The family boat is a great way to enjoy the weekend. What will happen to the boat in case of a divorce? Will you be able to hold on to it during a divorce? Many factors weigh into the equation.
The first determination is whether the boat is marital or separate property. Marital property includes assets acquired during the marriage. If you bought a boat during the marriage, it qualifies as marital property. Separate property is property that you and your spouse brought into the marriage. It also includes property, like a gift or an inheritance, acquired during the marriage. If you purchased the boat before the marriage or inherited the boat and treated the boat as your separate property, you can retain the boat.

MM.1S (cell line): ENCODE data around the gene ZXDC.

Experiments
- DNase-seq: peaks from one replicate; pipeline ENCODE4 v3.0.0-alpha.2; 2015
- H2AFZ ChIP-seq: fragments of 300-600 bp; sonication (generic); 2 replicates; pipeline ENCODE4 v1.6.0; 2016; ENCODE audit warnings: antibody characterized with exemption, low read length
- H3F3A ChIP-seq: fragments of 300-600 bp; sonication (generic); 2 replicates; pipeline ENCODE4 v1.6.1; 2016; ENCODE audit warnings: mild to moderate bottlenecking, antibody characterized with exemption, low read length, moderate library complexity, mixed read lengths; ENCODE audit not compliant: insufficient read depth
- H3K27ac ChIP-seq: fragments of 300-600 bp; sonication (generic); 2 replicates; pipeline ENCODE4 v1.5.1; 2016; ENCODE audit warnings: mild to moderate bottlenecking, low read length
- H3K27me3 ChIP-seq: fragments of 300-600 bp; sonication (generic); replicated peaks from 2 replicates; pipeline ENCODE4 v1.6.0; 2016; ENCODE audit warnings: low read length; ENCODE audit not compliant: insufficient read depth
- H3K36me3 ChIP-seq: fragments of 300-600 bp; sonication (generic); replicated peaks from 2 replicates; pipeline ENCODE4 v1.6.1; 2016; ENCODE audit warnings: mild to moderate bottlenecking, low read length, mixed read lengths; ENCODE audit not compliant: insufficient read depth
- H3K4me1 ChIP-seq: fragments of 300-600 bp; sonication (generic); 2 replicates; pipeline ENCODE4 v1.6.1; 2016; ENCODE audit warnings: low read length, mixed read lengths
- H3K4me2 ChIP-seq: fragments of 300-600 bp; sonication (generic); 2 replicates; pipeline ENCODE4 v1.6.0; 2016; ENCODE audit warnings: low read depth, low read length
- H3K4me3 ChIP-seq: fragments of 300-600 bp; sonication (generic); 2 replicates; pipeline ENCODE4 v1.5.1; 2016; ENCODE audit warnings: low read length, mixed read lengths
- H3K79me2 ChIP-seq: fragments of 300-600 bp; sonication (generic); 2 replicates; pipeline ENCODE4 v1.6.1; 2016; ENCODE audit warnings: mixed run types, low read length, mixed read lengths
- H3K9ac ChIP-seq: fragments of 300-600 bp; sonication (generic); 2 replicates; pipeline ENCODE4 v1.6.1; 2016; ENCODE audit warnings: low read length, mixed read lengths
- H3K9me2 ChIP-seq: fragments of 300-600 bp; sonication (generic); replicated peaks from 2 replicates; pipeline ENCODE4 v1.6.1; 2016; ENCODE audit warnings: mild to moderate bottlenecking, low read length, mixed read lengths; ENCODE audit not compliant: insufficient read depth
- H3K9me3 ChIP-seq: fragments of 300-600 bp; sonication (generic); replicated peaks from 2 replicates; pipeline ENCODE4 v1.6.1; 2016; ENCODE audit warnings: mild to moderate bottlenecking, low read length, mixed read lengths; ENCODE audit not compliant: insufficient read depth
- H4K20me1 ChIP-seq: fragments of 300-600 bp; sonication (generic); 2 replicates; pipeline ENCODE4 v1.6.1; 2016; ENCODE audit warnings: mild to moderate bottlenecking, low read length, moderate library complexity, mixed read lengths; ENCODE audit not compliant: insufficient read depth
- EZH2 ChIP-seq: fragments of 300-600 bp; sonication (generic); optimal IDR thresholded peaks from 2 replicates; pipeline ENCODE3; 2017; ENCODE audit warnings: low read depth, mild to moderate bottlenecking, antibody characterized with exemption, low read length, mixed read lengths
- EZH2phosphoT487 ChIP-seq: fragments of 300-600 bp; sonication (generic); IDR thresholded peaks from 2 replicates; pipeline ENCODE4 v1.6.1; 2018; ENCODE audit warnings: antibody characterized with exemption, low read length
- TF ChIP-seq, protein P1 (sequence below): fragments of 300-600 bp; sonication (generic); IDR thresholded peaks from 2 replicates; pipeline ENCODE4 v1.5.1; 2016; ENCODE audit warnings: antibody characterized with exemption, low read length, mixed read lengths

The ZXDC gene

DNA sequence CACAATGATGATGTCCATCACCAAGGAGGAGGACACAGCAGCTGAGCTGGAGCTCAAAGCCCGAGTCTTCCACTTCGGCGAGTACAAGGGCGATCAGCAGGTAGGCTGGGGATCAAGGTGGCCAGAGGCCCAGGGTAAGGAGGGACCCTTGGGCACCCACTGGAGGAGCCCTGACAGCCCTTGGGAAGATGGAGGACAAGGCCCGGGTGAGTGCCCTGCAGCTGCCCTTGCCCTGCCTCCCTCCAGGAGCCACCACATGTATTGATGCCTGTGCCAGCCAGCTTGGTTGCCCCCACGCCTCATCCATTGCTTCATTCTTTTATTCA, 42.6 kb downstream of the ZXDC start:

Courts in Oregon distribute marital property equitably. That may or may not be an equal distribution, however. A factor in determining an equitable division is a party’s contribution. An Oregon court presumes that the parties contributed equally to property acquired during the marriage, regardless of whose name is on the title. The contribution does not have to be monetary. For example, if the husband contributes more monetarily, the court may consider the wife’s contribution as a homemaker of equal value.
You and your spouse may execute a marital settlement agreement setting out how your assets will be divided. For example, you may agree which party should receive certain assets until the division is basically even. If you and your spouse cannot reach an agreement, the court will divide the marital property. The court may award the boat to one party with an offsetting award to the other party, or it may order the boat sold with the proceeds divided equally.